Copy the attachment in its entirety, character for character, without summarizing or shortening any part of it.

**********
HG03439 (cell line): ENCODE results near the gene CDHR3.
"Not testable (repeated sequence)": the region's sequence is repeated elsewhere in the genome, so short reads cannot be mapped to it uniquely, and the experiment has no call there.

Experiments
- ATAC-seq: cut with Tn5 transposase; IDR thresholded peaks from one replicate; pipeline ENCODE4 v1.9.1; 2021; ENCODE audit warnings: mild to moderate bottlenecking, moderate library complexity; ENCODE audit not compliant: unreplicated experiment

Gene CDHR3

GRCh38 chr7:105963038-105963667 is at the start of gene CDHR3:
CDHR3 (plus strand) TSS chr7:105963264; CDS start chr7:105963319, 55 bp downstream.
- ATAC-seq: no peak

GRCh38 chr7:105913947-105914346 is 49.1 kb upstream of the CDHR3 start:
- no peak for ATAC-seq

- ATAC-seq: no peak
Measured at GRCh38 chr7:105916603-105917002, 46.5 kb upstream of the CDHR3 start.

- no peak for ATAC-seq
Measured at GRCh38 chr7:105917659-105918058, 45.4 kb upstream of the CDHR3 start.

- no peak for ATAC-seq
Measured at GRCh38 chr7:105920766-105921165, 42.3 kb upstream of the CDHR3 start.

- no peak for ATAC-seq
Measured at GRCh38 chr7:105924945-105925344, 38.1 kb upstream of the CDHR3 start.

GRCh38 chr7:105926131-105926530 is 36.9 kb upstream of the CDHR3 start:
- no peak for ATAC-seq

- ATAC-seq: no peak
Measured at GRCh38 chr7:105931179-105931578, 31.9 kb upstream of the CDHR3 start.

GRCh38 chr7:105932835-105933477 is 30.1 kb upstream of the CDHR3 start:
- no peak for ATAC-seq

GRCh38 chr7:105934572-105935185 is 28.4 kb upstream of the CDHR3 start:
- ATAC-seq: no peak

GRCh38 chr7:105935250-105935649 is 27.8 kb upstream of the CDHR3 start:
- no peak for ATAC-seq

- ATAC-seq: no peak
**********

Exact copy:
HG03439 (cell line): ENCODE results near the gene CDHR3.
"Not testable (repeated sequence)": the region's sequence is repeated elsewhere in the genome, so short reads cannot be mapped to it uniquely, and the experiment has no call there.

Experiments
- ATAC-seq: cut with Tn5 transposase; IDR thresholded peaks from one replicate; pipeline ENCODE4 v1.9.1; 2021; ENCODE audit warnings: mild to moderate bottlenecking, moderate library complexity; ENCODE audit not compliant: unreplicated experiment

Gene CDHR3

GRCh38 chr7:105963038-105963667 is at the start of gene CDHR3:
CDHR3 (plus strand) TSS chr7:105963264; CDS start chr7:105963319, 55 bp downstream.
- ATAC-seq: no peak

GRCh38 chr7:105913947-105914346 is 49.1 kb upstream of the CDHR3 start:
- no peak for ATAC-seq

- ATAC-seq: no peak
Measured at GRCh38 chr7:105916603-105917002, 46.5 kb upstream of the CDHR3 start.

- no peak for ATAC-seq
Measured at GRCh38 chr7:105917659-105918058, 45.4 kb upstream of the CDHR3 start.

- no peak for ATAC-seq
Measured at GRCh38 chr7:105920766-105921165, 42.3 kb upstream of the CDHR3 start.

- no peak for ATAC-seq
Measured at GRCh38 chr7:105924945-105925344, 38.1 kb upstream of the CDHR3 start.

GRCh38 chr7:105926131-105926530 is 36.9 kb upstream of the CDHR3 start:
- no peak for ATAC-seq

- ATAC-seq: no peak
Measured at GRCh38 chr7:105931179-105931578, 31.9 kb upstream of the CDHR3 start.

GRCh38 chr7:105932835-105933477 is 30.1 kb upstream of the CDHR3 start:
- no peak for ATAC-seq

GRCh38 chr7:105934572-105935185 is 28.4 kb upstream of the CDHR3 start:
- ATAC-seq: no peak

GRCh38 chr7:105935250-105935649 is 27.8 kb upstream of the CDHR3 start:
- no peak for ATAC-seq

- ATAC-seq: no peak